Failing to get bed linens and towels to patients in one hospital during a major transfer of operational reins is hardly sufficient reason to condemn the whole privatization process. But critics say Sodexo is a company that needs to be watched—and carefully. In 2010 the company was forced to pay a $20 million fine, the largest settlement negotiated by then-Attorney General Andrew Cuomo under the New York False Claims Act, for failing to pass on rebate savings to 21 New York school districts and the SUNY college system. The failure to pass on the rebate was a "clerical error, which was found and fixed," says the Sodexo spokesman.

The closure of the Brooklyn Central Laundry is only one part of the Deloitte-endorsed HHC-restructuring plan. But in a sprawling system that deals with the complexities of modern health care, it offers a single and simple example of what a $3.85 million restructuring strategy can lead to—recommendations based on educated guesses about how a system works, savings projections with loopholes big enough to drive a laundry truck through, a contractor with a spotty record. Like the rest of The Road Ahead, the laundry plan could, indeed, end up saving HHC money. But there is reason to reserve judgment.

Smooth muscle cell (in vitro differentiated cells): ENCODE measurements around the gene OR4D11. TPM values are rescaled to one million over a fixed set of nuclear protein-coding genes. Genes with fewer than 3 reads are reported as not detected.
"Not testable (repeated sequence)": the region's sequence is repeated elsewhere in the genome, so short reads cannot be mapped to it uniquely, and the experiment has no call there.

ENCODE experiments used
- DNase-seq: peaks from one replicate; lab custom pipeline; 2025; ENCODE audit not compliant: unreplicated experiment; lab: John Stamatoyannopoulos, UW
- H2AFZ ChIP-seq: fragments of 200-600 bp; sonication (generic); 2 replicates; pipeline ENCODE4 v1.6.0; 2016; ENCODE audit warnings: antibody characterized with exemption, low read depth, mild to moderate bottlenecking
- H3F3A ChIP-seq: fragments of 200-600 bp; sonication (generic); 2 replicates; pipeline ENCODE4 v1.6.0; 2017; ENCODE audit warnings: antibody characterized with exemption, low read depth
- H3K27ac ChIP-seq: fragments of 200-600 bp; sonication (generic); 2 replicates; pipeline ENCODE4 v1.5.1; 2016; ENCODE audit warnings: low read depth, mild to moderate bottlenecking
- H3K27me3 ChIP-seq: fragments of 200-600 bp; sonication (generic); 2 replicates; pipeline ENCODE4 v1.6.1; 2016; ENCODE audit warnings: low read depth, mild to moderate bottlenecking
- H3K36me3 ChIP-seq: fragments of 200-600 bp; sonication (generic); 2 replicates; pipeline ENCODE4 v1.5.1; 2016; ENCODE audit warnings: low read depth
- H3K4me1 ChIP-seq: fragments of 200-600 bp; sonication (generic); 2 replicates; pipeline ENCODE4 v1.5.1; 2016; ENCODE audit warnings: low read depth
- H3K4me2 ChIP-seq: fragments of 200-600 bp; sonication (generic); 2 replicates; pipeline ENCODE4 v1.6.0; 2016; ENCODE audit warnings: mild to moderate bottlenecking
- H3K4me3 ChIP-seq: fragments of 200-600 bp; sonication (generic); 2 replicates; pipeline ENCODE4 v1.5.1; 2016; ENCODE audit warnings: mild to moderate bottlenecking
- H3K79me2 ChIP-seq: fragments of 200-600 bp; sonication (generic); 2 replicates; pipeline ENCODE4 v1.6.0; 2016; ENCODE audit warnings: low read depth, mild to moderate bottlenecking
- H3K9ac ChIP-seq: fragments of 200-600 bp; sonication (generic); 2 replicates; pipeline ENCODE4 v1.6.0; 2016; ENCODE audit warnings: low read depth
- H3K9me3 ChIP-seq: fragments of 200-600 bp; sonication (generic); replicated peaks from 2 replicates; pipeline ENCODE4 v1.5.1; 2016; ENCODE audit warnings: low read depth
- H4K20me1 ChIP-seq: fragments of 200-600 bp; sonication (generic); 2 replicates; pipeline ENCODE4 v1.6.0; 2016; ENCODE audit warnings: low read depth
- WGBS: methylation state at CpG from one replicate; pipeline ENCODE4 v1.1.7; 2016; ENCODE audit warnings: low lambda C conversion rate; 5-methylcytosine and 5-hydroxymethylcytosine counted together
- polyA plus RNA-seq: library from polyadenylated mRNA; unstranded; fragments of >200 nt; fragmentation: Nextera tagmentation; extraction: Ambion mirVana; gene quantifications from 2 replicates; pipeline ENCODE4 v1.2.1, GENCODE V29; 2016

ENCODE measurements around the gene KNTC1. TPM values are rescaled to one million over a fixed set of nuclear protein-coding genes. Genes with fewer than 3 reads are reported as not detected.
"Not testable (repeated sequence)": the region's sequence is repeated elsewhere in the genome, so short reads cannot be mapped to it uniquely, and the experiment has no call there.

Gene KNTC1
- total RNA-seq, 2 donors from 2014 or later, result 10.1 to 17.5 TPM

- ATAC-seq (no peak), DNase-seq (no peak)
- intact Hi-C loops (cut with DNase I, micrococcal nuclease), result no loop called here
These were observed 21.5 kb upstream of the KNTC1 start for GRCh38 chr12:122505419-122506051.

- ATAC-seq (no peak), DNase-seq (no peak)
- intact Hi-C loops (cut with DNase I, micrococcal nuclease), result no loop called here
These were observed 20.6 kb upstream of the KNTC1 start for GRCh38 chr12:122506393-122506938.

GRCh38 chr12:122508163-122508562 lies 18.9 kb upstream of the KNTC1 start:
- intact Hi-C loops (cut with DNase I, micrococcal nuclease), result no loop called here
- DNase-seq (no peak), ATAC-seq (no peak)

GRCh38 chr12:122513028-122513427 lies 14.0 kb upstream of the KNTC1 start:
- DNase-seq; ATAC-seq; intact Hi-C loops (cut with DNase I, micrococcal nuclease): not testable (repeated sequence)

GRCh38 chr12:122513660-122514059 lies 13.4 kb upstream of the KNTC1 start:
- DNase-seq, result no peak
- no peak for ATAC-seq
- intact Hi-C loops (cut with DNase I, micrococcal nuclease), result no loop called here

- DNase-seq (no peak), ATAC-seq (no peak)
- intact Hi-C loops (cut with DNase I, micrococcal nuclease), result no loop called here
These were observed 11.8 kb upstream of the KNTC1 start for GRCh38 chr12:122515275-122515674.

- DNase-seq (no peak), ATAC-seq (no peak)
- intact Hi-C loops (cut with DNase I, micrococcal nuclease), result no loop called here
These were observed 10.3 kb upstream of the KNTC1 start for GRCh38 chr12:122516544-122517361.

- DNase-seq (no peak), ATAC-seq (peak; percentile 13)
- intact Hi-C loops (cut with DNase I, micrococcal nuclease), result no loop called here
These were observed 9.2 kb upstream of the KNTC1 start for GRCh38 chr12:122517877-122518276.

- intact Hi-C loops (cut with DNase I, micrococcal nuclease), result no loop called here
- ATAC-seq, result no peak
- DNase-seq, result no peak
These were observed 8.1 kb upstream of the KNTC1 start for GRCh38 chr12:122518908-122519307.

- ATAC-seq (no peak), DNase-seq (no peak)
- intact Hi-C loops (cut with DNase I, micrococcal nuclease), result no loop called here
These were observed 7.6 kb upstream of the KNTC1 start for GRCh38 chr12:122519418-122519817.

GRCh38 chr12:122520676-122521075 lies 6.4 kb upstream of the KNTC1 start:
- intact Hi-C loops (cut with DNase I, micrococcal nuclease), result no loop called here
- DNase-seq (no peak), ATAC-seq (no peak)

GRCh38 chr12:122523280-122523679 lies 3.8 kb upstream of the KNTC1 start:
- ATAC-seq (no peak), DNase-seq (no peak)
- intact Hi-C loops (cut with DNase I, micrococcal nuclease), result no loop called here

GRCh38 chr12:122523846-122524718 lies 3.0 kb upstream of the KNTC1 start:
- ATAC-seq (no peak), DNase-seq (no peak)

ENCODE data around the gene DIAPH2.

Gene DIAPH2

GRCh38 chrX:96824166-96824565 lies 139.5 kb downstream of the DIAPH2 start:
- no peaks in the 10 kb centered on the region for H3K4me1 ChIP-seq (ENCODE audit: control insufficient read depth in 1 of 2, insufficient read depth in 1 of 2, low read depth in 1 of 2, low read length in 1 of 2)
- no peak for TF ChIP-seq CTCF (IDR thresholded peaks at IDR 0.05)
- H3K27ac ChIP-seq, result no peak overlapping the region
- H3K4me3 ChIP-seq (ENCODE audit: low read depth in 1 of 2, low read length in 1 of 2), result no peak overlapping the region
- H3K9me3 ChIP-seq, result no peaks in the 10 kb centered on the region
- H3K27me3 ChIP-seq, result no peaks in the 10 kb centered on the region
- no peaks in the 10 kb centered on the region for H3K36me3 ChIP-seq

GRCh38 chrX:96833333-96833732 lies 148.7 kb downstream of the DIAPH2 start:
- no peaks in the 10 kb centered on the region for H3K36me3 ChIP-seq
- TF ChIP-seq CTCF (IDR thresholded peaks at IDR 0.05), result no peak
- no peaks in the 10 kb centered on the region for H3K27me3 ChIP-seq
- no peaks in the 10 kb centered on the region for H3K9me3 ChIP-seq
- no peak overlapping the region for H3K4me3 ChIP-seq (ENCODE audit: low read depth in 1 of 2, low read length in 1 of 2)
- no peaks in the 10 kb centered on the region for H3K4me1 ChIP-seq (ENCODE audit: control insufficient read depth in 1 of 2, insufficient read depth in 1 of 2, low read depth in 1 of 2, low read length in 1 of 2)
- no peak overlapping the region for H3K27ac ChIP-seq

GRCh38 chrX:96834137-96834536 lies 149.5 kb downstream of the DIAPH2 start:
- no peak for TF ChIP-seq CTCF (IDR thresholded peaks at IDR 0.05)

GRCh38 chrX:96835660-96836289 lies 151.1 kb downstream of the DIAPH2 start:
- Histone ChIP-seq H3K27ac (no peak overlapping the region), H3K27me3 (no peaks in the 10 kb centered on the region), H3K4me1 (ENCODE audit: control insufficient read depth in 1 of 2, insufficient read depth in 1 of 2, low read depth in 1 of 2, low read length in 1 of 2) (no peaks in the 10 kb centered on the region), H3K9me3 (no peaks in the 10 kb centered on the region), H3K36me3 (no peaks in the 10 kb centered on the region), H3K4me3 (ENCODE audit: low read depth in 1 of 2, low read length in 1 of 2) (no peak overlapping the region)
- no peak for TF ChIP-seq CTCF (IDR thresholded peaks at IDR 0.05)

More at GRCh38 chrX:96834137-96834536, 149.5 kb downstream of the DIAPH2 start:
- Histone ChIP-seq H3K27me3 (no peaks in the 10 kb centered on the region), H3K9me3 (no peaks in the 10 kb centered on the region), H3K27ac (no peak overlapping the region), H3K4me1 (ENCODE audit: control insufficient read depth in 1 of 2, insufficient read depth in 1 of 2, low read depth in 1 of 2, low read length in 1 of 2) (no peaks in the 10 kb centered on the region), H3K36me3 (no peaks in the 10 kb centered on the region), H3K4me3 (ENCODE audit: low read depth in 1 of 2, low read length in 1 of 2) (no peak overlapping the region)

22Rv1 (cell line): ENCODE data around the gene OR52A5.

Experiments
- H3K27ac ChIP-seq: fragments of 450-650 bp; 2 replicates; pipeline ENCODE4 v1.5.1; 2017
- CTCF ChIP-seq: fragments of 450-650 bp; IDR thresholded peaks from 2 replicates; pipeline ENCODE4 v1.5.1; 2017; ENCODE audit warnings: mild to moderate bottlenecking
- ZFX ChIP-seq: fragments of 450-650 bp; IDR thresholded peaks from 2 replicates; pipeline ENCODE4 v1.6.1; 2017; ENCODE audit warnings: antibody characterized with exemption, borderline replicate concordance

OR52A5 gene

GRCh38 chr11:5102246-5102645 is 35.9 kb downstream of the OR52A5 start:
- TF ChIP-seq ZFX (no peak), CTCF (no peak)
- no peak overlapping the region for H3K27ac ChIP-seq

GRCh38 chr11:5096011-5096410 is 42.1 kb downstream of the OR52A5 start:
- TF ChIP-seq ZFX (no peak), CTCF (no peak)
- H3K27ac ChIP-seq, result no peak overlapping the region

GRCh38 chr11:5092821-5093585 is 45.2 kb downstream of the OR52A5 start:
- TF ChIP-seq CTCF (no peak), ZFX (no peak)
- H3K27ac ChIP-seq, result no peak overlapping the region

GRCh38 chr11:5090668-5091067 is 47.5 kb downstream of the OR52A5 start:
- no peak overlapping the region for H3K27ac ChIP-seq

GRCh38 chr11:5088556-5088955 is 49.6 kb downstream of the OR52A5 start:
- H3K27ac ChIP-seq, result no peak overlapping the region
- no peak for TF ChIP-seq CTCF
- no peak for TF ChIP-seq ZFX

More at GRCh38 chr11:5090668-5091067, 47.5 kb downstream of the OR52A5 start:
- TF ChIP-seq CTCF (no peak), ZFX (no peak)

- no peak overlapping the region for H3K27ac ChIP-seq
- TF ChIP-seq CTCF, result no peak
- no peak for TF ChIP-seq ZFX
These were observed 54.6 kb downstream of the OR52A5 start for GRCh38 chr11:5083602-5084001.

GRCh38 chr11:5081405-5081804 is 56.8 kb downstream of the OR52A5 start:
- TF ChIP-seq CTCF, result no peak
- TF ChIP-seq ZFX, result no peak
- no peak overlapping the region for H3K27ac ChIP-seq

So, too, on the human impact of the plan. What will the closure of Goldwater and the consolidation of Coler really mean? What has been the effect of the closure of the clinics? City Limits asked HHC for usage statistics on the clinics that have remained open, but HHC has not provided the data.